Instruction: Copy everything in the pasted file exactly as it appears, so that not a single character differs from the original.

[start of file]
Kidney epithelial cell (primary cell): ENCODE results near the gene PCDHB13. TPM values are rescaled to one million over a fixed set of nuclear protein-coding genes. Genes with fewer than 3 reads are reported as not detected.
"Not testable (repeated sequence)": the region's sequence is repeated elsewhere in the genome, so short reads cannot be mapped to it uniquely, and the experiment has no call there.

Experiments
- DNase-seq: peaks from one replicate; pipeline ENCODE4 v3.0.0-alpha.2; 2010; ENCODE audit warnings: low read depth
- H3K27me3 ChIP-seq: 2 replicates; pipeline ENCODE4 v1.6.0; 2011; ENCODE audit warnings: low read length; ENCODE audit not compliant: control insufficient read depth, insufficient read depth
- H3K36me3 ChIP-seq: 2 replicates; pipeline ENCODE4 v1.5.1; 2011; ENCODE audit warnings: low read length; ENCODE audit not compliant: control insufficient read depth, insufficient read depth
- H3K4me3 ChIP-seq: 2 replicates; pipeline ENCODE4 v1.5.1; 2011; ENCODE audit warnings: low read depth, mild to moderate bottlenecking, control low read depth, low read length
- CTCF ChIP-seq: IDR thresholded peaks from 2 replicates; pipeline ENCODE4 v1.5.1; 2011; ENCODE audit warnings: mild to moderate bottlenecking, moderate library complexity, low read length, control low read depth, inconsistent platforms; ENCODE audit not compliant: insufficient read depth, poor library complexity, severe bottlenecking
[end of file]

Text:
Kidney epithelial cell (primary cell): ENCODE results near the gene PCDHB13. TPM values are rescaled to one million over a fixed set of nuclear protein-coding genes. Genes with fewer than 3 reads are reported as not detected.
"Not testable (repeated sequence)": the region's sequence is repeated elsewhere in the genome, so short reads cannot be mapped to it uniquely, and the experiment has no call there.

Experiments
- DNase-seq: peaks from one replicate; pipeline ENCODE4 v3.0.0-alpha.2; 2010; ENCODE audit warnings: low read depth
- H3K27me3 ChIP-seq: 2 replicates; pipeline ENCODE4 v1.6.0; 2011; ENCODE audit warnings: low read length; ENCODE audit not compliant: control insufficient read depth, insufficient read depth
- H3K36me3 ChIP-seq: 2 replicates; pipeline ENCODE4 v1.5.1; 2011; ENCODE audit warnings: low read length; ENCODE audit not compliant: control insufficient read depth, insufficient read depth
- H3K4me3 ChIP-seq: 2 replicates; pipeline ENCODE4 v1.5.1; 2011; ENCODE audit warnings: low read depth, mild to moderate bottlenecking, control low read depth, low read length
- CTCF ChIP-seq: IDR thresholded peaks from 2 replicates; pipeline ENCODE4 v1.5.1; 2011; ENCODE audit warnings: mild to moderate bottlenecking, moderate library complexity, low read length, control low read depth, inconsistent platforms; ENCODE audit not compliant: insufficient read depth, poor library complexity, severe bottlenecking